Richard Fuller is MP for North East Bedfordshire.
Where does today’s Conservative parliamentary party stand on issues of individual liberty? This is a largely unanswered question – hidden behind the general dysfunction of the last Parliament and our current focus on tackling Covid-19 and the economics of “levelling up”.
An upcoming amendment to place a time limit for immigration detention will be an opportunity to gauge the Party’s willingness to respect the liberties of the most excluded in our society. Why is this important? Because one of the greatest assets of Global Britain is the integrity of our legal system and due process. Indefinite detention should not sully that reputation.
Under the last Labour government, Yarl’s Wood, an immigration detention centre in my constituency, imprisoned the children of undocumented migrants. David Cameron put a stop to that.
My exposure to the injustice faced by the women detained there and to the general futility of immigration detention led me to support calls for reform of the system. Bluntly, immigration detention is unjust, ineffective and costly.
Successive Conservative immigration ministers have chipped away at the shortcomings of the detention estate – limiting the detention of pregnant women, reducing the overall numbers detained and cracking down on abuse. Yet one signal change – a time limit on detention – has yet to be made.
Our immigration system depends on robust enforcement to enable those with no right to remain in the UK to be returned, but this can and should be achieved without the use of unlimited immigration detention.
The latest Home Office figures show that, just in the last year, over 6,000 people were detained for more than 28 days, and 475 for more than six months. Immigration detention can and does sometimes run into years.
The National Audit Office reported recently that, in 2019, 62 per cent of non-British citizens leaving immigration detention were not removed from the UK or voluntarily repatriated; but released into the community. This is because the Home Office detains in all manner of circumstances, including when people have a right to be in the UK – as we saw with the Windrush Generation – or where for various reasons, removal is not possible. Immigration detention is ineffective.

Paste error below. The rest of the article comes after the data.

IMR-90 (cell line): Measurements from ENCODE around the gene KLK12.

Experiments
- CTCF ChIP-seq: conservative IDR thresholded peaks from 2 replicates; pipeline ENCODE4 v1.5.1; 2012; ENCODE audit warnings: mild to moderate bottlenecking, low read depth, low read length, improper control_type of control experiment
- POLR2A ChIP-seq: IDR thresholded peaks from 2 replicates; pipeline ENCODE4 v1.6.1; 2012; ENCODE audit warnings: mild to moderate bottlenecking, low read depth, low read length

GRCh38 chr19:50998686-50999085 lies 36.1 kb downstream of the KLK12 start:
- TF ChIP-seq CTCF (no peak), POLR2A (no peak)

Set that astonishingly high failure rate against the costs of detention, and the waste of this system is laid bare. It costs over £34,000 per person per year to detain someone, almost £90 million in the last year.
Additionally, in the year ending March 2019 the Government paid over £8 million to migrants in compensation for unlawful immigration detention, and the huge costs of settling unlawful detention claims are not known. Immigration detention is costly.
Many of the women I have met have experienced torture, including sexual violence, and many have been trafficked. The Government has done much to combat trafficking and modern slavery, but our success is hollow if the most vulnerable victims of these horrific practices are themselves detained indefinitely. As Global Britain reasserts its place in the world, we should be conscious of those impediments to our role as a global leader promoting freedom under the law.
Conservative MPs have the opportunity to do that right now by supporting an amendment to the Immigration Bill for consideration at the Report Stage. The amendment introduces a 28-day time limit and early judicial oversight of continuing detention. It is a small step that will enhance our immigration enforcement by putting in place a rigorous system to ensure that the Immigration Service operates promptly and efficiently; and it will create an equitable system in keeping with our traditions of justice stretching back to the Magna Carta.